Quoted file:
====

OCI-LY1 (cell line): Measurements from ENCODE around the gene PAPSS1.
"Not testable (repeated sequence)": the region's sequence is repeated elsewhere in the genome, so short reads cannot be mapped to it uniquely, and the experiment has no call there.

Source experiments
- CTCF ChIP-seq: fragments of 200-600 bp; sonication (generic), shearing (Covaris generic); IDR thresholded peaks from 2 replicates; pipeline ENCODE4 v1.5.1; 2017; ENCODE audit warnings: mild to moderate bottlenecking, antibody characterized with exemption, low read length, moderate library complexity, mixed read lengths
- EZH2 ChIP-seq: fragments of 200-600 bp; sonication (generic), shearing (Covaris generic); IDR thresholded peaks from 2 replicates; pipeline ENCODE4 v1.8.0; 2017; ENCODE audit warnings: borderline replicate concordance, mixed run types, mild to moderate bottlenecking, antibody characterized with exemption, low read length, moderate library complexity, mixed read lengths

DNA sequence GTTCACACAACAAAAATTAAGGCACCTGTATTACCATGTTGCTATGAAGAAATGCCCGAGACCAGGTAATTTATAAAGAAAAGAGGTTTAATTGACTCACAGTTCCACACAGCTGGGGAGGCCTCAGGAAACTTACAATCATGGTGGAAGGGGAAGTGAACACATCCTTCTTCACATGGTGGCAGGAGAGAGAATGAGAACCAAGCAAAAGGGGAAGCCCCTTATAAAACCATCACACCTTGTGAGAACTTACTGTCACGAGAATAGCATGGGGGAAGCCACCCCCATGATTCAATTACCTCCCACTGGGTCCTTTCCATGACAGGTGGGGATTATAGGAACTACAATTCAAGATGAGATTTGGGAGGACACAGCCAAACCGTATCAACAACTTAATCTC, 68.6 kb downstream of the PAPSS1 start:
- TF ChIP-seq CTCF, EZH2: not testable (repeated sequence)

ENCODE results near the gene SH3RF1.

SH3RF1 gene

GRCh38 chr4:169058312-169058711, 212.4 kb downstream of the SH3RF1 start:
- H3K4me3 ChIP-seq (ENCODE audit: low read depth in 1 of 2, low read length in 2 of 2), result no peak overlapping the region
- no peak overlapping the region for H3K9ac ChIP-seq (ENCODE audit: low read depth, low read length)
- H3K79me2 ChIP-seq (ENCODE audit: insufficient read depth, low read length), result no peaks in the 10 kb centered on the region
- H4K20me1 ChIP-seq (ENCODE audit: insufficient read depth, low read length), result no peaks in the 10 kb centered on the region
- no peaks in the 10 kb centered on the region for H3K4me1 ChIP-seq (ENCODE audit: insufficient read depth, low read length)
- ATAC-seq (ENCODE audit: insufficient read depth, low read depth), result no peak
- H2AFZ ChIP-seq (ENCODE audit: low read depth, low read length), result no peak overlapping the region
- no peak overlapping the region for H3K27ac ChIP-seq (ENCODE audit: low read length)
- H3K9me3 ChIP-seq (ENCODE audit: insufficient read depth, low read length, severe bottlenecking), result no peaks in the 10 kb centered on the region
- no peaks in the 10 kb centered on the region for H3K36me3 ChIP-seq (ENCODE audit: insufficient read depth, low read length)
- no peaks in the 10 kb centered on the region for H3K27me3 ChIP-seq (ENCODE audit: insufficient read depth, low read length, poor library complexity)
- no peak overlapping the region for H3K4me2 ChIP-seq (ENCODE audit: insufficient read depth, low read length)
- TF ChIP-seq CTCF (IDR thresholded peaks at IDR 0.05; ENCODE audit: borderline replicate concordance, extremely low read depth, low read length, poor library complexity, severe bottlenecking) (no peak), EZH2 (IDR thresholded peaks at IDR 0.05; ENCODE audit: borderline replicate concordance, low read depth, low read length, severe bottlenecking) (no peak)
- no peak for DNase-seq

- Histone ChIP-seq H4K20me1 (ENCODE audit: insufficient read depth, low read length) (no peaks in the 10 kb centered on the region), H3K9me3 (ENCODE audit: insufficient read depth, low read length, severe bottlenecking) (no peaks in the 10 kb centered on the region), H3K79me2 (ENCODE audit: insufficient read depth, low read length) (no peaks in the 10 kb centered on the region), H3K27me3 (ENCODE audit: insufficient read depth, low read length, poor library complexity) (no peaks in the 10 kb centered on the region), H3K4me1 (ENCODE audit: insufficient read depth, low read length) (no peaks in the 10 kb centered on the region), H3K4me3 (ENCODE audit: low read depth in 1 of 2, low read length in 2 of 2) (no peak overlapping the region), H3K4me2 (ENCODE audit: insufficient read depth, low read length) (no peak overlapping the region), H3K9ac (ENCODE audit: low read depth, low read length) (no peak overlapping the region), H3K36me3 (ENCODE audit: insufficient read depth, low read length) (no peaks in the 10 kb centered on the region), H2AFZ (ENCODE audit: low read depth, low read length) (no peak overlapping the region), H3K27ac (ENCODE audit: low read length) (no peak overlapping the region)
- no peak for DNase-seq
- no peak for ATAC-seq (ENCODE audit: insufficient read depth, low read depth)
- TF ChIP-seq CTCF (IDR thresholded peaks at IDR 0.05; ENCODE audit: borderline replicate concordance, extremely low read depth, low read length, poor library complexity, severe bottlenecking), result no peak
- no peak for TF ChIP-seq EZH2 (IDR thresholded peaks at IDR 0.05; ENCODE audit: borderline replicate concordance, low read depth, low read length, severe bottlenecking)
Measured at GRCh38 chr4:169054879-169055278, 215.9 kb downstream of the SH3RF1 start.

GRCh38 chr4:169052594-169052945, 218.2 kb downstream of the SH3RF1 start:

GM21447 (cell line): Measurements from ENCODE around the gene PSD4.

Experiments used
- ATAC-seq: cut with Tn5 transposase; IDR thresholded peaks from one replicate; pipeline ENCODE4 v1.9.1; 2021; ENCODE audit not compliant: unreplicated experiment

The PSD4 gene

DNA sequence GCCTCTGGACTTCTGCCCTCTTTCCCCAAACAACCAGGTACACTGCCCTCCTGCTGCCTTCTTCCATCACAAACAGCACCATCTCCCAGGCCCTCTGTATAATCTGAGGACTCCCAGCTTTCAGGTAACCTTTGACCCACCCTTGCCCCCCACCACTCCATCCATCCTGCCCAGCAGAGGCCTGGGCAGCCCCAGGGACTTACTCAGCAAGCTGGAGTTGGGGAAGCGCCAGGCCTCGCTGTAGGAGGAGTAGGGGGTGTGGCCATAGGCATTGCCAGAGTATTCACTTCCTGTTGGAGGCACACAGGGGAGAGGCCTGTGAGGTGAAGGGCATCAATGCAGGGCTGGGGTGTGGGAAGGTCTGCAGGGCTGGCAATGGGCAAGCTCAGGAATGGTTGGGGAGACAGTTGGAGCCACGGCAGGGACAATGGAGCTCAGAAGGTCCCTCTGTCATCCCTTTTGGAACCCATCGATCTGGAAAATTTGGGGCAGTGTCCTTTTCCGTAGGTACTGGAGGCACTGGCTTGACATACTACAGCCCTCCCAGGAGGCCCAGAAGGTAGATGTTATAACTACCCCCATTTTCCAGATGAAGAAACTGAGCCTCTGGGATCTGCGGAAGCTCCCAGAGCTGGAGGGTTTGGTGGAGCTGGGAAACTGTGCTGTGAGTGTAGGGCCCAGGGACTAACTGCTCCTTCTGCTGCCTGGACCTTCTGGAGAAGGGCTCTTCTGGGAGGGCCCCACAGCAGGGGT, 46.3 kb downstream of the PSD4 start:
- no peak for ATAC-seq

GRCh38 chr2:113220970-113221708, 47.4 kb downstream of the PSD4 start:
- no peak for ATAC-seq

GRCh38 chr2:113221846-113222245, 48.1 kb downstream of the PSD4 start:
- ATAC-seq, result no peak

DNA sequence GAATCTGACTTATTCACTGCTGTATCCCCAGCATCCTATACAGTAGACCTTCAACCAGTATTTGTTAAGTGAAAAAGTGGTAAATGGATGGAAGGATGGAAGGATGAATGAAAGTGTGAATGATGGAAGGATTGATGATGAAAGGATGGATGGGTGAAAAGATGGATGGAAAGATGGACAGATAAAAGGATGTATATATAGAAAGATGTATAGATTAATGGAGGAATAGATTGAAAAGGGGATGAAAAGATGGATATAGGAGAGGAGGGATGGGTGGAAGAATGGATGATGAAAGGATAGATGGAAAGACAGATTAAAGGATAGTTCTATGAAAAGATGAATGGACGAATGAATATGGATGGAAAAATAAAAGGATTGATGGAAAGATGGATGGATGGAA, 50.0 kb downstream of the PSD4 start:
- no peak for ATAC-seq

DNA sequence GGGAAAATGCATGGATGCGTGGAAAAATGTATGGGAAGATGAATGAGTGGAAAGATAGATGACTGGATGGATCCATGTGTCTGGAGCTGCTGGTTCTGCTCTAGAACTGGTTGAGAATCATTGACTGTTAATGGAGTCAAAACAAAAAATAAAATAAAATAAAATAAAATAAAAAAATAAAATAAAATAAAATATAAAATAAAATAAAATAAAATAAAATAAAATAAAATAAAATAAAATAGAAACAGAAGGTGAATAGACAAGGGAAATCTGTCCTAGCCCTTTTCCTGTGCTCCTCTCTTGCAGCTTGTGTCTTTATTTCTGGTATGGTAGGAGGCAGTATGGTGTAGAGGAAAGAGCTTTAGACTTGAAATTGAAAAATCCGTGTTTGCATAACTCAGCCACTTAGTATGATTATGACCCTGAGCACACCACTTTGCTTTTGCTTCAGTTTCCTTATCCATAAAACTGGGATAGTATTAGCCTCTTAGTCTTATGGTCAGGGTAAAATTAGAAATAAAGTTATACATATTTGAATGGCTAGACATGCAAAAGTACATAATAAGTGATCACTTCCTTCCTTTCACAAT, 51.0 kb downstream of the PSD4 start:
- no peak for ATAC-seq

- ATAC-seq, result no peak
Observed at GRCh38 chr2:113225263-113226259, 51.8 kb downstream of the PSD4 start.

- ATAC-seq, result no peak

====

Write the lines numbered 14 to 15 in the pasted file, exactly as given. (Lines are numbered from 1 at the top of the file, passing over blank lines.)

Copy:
- H4K20me1 ChIP-seq (ENCODE audit: insufficient read depth, low read length), result no peaks in the 10 kb centered on the region
- no peaks in the 10 kb centered on the region for H3K4me1 ChIP-seq (ENCODE audit: insufficient read depth, low read length)